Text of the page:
The disputed domain name incorporates in full the MISSONI trademark. Previous Panel decisions have concluded that the generic top level domain denominator is irrelevant when determining whether a disputed domain name is confusingly similar to a protected trademark (see F. Hoffmann-La Roche AG v. Macalve e-dominios S.A., WIPO Case No. D2006-0451; Magnum Piering, Inc. v. The Mudjackers and Garwood S. Wilson, Sr., WIPO Case No. D2000-1525; and Rollerblade, Inc. v. Chris McCrady, WIPO Case No. D2000-0429). The disputed domain name must therefore be considered identical to the Complainant's MISSONI trademark.

For these reasons, the Panel finds that the requirement under Paragraph 4(a)(i) of the Policy is satisfied.

B. Rights or Legitimate Interests

Paragraph 4(a)(ii) of the Policy requires that the Complainant evidences that the Respondent has no rights or legitimate interests in respect of the disputed domain name. However, in line with previous panel decisions, the burden of proof in this regard shifts to the respondent once the complainant makes a prima facie showing that the respondent lacks rights or legitimate interests (see Croatia Airlines d.d. v. Modern Empire Internet Ltd., WIPO Case No. D2003-0455; Neusiedler Aktiengesellschaft v. Kulkarni, WIPO Case No. D2000-1769; and Dow Jones & Company and Dow Jones LP v. The Hephzibah Intro-Net Project Limited, WIPO Case No. D2000-0704)

Paragraph 4(c) of the Policy provides a non-exhaustive list of circumstances that can demonstrate the existence of rights or legitimate interests of the respondent, namely (i) the use the domain name in connection with a bona fide offering of goods or services prior to the dispute; (ii) an indication that the registrant has been commonly known by the domain name even if it has acquired no trademark rights; or (iii) the legitimate noncommercial or fair use of the domain name without intent to divert consumers or to tarnish the trademark.

The complainant has provided sufficient evidence to support a prima facie finding that the Respondent does not seem to use the disputed domain name in connection with a bona fide offering of goods or services is not commonly known by the disputed domain name and is not meeting a legitimate noncommercial or fair use of the domain name.

By the Respondent's failure to submit a response, no indications were provided which could prove that the Respondent does have rights or legitimate interests in respect of the disputed domain name.

On the contrary, the wording of the Respondent's email of September 21, 2010, referring to "your brand" (see Annex 6 to the Complaint), implies that the Respondent itself acknowledges not to have a right to the domain name. Furthermore, the provision of sponsored links to certain of the Complainant's competitors through the disputed domain name, which is identical to the Complainant's widely-known trademark, does not appear to constitute a bona fide offering of goods or a fair use of the disputed domain name (see Brink’s Network Inc v. Asproductions, WIPO Case No. D2007-0353).

For these reasons, the Panel finds that the requirement under Paragraph 4(a)(ii) of the Policy is satisfied.

C. Registered and Used in Bad Faith

Paragraph 4(a)(iii) of the Policy requires that the Complainant evidences that the disputed domain name has been registered and is being used in bad faith.

Paragraph 4(b) of the Policy indicates that certain circumstances may, “in particular but without limitation”, be evidence of the registration and use of a domain name in bad faith. These include “(i) circumstances indicating that [the respondent has] registered or acquired the domain name primarily for the purpose of selling, renting, or otherwise transferring the domain name registration to the complainant who is the owner of the trademark or service mark or to a competitor of that complainant, for valuable consideration in excess of [the respondent’s] documented out-of-pocket costs directly related to the domain name”; or “(iv) by using the domain name, [the respondent has] intentionally attempted to attract, for commercial gain, Internet users to [its] web site or other on-line location, by creating a likelihood of confusion with the complainant’s mark as to the source, sponsorship, affiliation, or endorsement of [respondent’s] web site or location or of a product or service on [respondent’s] web site or location”.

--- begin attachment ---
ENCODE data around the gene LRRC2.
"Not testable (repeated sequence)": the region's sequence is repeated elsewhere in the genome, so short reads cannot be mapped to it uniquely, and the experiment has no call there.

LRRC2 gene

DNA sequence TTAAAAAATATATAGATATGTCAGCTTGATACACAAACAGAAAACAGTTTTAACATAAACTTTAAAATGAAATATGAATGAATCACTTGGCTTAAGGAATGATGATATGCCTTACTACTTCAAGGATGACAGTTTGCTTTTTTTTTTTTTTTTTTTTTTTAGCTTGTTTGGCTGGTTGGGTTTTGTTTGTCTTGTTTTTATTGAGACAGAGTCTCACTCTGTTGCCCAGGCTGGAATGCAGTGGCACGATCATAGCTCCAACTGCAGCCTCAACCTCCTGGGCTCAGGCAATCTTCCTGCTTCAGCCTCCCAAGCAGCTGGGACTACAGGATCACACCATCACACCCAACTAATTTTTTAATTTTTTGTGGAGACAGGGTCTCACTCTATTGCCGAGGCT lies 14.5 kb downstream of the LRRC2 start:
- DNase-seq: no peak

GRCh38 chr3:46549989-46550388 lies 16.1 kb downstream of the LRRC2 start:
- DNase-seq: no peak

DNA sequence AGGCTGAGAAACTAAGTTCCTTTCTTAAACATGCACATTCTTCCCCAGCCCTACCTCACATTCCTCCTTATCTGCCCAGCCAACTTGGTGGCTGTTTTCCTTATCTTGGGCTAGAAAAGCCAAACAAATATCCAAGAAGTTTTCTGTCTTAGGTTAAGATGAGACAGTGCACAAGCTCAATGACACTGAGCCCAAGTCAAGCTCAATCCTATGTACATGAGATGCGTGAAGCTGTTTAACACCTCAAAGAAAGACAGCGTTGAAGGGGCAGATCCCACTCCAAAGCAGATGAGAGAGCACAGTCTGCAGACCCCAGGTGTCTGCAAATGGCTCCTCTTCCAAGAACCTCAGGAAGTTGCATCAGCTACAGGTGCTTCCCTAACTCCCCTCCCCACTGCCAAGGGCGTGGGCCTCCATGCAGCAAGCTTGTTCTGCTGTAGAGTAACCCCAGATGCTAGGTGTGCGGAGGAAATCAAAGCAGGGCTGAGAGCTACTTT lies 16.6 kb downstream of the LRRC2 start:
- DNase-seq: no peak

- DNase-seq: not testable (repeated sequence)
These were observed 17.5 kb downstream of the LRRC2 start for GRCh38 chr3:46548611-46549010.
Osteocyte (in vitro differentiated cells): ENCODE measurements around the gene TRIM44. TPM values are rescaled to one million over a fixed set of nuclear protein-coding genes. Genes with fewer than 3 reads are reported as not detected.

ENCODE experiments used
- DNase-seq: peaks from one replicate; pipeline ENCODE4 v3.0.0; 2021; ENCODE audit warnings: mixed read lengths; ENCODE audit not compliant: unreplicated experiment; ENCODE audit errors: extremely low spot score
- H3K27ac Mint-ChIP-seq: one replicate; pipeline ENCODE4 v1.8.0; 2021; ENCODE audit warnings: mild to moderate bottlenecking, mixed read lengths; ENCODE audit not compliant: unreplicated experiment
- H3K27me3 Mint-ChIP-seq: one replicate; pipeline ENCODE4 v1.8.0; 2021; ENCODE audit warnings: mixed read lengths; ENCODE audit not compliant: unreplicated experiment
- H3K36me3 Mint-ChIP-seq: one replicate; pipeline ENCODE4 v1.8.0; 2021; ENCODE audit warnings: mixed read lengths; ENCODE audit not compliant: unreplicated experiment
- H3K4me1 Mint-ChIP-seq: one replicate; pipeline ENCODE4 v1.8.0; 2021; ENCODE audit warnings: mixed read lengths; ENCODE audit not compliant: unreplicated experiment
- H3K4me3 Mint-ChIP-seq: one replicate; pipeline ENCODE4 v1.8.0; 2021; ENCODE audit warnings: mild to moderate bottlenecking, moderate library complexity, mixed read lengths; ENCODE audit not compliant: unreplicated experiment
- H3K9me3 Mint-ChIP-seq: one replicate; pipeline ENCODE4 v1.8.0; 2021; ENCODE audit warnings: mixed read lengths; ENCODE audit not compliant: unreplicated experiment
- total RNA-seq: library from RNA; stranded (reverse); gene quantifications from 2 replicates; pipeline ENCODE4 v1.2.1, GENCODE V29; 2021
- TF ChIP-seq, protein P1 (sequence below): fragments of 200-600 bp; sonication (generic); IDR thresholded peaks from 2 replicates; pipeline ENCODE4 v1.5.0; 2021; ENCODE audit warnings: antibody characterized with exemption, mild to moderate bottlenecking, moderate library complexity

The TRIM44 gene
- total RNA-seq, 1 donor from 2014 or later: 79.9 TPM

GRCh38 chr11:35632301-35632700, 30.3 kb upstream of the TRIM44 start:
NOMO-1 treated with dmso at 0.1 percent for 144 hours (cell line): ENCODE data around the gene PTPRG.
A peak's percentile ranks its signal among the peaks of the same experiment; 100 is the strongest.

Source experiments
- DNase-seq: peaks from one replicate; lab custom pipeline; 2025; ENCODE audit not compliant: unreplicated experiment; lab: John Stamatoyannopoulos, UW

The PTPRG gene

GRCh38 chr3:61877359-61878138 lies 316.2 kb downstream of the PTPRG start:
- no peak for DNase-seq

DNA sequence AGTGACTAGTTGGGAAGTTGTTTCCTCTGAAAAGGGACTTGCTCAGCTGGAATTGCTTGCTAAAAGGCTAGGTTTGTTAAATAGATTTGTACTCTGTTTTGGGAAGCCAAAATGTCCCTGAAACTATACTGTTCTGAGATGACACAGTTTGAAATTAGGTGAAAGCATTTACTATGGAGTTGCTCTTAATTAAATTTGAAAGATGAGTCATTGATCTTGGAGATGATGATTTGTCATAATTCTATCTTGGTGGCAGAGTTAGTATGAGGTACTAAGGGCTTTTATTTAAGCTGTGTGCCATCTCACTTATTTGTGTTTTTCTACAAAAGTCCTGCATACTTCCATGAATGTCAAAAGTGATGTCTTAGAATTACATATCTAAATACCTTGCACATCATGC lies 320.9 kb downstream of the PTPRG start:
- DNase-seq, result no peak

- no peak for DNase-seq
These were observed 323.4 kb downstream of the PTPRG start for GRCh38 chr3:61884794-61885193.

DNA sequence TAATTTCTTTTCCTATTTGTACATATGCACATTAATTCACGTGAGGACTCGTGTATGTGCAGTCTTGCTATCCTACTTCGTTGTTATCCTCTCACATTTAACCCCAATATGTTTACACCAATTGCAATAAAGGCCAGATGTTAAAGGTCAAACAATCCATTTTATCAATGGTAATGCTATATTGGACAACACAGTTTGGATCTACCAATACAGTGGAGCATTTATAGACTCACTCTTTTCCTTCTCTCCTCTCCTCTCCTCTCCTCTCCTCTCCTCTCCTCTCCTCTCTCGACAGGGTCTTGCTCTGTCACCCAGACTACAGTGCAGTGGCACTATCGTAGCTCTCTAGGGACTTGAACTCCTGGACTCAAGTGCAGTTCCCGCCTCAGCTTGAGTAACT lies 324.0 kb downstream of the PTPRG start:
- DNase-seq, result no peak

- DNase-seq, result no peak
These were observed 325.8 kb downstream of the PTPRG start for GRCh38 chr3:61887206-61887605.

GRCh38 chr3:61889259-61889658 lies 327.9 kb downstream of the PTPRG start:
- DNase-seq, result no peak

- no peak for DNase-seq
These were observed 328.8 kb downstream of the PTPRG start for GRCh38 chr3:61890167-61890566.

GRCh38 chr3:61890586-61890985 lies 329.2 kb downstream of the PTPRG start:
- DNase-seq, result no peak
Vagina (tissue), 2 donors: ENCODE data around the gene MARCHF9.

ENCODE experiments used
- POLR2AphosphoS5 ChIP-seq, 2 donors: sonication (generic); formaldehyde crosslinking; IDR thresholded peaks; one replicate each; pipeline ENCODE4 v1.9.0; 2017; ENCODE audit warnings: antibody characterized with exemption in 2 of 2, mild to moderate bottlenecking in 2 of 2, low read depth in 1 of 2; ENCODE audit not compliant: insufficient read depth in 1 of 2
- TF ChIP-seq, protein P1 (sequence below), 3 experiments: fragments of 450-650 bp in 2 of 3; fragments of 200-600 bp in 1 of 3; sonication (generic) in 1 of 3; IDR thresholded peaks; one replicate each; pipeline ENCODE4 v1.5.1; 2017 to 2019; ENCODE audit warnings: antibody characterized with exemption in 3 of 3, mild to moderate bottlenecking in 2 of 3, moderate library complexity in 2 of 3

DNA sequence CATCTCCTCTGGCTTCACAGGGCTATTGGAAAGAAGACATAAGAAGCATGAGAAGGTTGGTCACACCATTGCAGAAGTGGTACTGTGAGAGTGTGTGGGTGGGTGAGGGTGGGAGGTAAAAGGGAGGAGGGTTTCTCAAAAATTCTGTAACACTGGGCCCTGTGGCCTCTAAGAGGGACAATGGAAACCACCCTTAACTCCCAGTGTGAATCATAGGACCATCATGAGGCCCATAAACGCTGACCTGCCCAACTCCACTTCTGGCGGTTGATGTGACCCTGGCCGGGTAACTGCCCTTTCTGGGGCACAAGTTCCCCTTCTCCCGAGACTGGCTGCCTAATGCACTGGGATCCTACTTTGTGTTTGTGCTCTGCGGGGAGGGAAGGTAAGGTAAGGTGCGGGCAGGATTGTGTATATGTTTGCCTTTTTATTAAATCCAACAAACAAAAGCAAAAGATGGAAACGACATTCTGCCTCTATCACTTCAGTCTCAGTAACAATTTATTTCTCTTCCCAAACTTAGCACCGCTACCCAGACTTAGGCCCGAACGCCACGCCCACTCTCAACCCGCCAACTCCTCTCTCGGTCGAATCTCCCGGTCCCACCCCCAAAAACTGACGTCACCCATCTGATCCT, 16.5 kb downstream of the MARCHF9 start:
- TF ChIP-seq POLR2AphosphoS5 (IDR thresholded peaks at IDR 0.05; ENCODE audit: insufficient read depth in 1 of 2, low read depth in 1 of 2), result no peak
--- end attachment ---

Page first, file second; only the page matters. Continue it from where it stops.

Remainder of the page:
Considering the global activities of the Complainant, the worldwide reputation of its MISSONI trademarks and its presence on the Internet, it can be established that the Respondent was aware or should have been aware of the existence of the MISSONI trademarks prior to registering the disputed domain name (see also Missoni S.p.a v. BigDoggie.com and Taeho Kim, WIPO Case No. D2002-0545; Missoni S.p.A v. Sanadiwen Limited, WIPO Case No. D2010-0437; Caesar World, Inc. v. Forum LLC, WIPO Case No. D2005-0517; and The Gap, Inc. v. Deng Youqian, WIPO Case No. D2009-0113).

In line with previous panel decisions, the Respondent's use of the disputed domain name to redirect Internet users to a web page containing several sponsored links to the Complainant's competitors is to be considered as an intentional attempt to attract, for commercial gain, Internet users to its website by creating a likelihood of confusion with the Complainant's mark, as described in Paragraph 4(b)(iv) of the Policy (see amongst others Overstock.com, Inc. v. Metro Media, WIPO Case No. DME2009-0001; Fifth Third Bancorp v. Texas International Property Associates, WIPO Case No. D2007-0537; Brink’s Network Inc v. Asproductions, WIPO Case No. D2007-0353; and Alpine Entertainment Group, Inc. v. Walter Alvarez, WIPO Case No. D2007-1082);

In addition hereto, the fact that the Respondent has offered to sell the disputed domain name to the Complainant only a few months after its registration and that by email of November 26, 2010, the Respondent suggested a minimum price of USD 1,000, sufficiently indicates that the disputed domain name was registered to sell it for valuable consideration exceeding out-of-pocket costs directly related to the domain name, as described in Paragraph 4(b)(i) of the Policy (see BellSouth Intellectual Property Corporation v. Jaclyn aka Jaclyn Thoms, WIPO Case No. D2001-1409; and DHL Operations B.V. v. Karel Salovsky, WIPO Case No. D2006-0520).

For these reasons, the Panel finds that the requirement under Paragraph 4(a)(iii) of the Policy is satisfied.

7. Decision

For all the foregoing reasons, in accordance with paragraphs 4(i) of the Policy and 15 of the Rules, the Panel orders that the domain name <missoni.co> be transferred to the Complainant.

Geert Glas
Sole Panelist
Dated: January 24, 2011